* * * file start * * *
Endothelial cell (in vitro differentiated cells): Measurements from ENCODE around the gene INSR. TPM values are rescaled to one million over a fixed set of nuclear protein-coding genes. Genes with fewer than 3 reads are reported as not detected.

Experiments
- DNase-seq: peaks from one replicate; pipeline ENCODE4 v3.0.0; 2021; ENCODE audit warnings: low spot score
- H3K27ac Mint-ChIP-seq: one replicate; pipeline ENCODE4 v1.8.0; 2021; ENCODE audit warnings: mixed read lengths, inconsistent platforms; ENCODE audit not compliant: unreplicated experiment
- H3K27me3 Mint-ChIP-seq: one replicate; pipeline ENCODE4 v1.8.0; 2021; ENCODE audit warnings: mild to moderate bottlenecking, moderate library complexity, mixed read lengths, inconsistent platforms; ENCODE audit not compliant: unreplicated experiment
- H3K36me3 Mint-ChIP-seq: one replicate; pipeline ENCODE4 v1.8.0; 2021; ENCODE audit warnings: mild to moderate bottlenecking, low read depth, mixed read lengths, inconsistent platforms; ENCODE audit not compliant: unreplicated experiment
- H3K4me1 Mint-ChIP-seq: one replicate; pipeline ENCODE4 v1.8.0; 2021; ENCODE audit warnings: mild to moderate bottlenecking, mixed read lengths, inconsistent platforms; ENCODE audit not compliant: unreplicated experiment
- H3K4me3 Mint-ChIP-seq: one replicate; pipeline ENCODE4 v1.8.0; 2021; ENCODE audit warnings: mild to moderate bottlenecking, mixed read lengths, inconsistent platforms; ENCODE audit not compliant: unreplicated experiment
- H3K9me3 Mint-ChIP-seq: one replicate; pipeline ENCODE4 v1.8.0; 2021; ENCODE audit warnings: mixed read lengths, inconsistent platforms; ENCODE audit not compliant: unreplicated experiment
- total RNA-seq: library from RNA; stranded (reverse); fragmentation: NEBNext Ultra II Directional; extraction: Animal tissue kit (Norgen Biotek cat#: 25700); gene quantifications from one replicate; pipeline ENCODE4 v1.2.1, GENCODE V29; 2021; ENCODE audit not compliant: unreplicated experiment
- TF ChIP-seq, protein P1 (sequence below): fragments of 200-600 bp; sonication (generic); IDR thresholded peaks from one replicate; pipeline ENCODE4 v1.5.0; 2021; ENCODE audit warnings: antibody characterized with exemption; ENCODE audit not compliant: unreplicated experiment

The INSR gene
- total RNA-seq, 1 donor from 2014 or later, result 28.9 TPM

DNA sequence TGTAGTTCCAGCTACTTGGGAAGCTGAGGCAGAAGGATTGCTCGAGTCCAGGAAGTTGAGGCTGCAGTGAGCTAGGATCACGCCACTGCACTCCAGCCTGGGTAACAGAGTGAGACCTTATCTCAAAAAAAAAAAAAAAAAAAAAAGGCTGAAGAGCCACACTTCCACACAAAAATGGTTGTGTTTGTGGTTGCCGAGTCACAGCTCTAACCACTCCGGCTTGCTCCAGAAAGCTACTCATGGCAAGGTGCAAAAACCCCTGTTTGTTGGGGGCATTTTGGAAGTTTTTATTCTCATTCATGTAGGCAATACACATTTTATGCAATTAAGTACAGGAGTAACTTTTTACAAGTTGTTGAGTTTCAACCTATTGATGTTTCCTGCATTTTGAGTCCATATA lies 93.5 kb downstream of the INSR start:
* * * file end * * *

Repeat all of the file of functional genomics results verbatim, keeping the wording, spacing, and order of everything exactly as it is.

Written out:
Endothelial cell (in vitro differentiated cells): Measurements from ENCODE around the gene INSR. TPM values are rescaled to one million over a fixed set of nuclear protein-coding genes. Genes with fewer than 3 reads are reported as not detected.

Experiments
- DNase-seq: peaks from one replicate; pipeline ENCODE4 v3.0.0; 2021; ENCODE audit warnings: low spot score
- H3K27ac Mint-ChIP-seq: one replicate; pipeline ENCODE4 v1.8.0; 2021; ENCODE audit warnings: mixed read lengths, inconsistent platforms; ENCODE audit not compliant: unreplicated experiment
- H3K27me3 Mint-ChIP-seq: one replicate; pipeline ENCODE4 v1.8.0; 2021; ENCODE audit warnings: mild to moderate bottlenecking, moderate library complexity, mixed read lengths, inconsistent platforms; ENCODE audit not compliant: unreplicated experiment
- H3K36me3 Mint-ChIP-seq: one replicate; pipeline ENCODE4 v1.8.0; 2021; ENCODE audit warnings: mild to moderate bottlenecking, low read depth, mixed read lengths, inconsistent platforms; ENCODE audit not compliant: unreplicated experiment
- H3K4me1 Mint-ChIP-seq: one replicate; pipeline ENCODE4 v1.8.0; 2021; ENCODE audit warnings: mild to moderate bottlenecking, mixed read lengths, inconsistent platforms; ENCODE audit not compliant: unreplicated experiment
- H3K4me3 Mint-ChIP-seq: one replicate; pipeline ENCODE4 v1.8.0; 2021; ENCODE audit warnings: mild to moderate bottlenecking, mixed read lengths, inconsistent platforms; ENCODE audit not compliant: unreplicated experiment
- H3K9me3 Mint-ChIP-seq: one replicate; pipeline ENCODE4 v1.8.0; 2021; ENCODE audit warnings: mixed read lengths, inconsistent platforms; ENCODE audit not compliant: unreplicated experiment
- total RNA-seq: library from RNA; stranded (reverse); fragmentation: NEBNext Ultra II Directional; extraction: Animal tissue kit (Norgen Biotek cat#: 25700); gene quantifications from one replicate; pipeline ENCODE4 v1.2.1, GENCODE V29; 2021; ENCODE audit not compliant: unreplicated experiment
- TF ChIP-seq, protein P1 (sequence below): fragments of 200-600 bp; sonication (generic); IDR thresholded peaks from one replicate; pipeline ENCODE4 v1.5.0; 2021; ENCODE audit warnings: antibody characterized with exemption; ENCODE audit not compliant: unreplicated experiment

The INSR gene
- total RNA-seq, 1 donor from 2014 or later, result 28.9 TPM

DNA sequence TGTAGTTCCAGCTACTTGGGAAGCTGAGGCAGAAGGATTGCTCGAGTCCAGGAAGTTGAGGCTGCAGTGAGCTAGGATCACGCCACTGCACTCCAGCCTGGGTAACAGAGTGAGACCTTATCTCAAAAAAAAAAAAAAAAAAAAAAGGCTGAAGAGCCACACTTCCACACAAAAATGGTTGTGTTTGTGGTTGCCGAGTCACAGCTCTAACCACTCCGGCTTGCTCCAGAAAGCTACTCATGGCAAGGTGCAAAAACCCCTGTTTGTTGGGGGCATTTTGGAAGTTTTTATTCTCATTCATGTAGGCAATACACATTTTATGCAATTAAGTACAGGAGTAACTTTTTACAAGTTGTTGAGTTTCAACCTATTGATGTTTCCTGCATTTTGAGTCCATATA lies 93.5 kb downstream of the INSR start: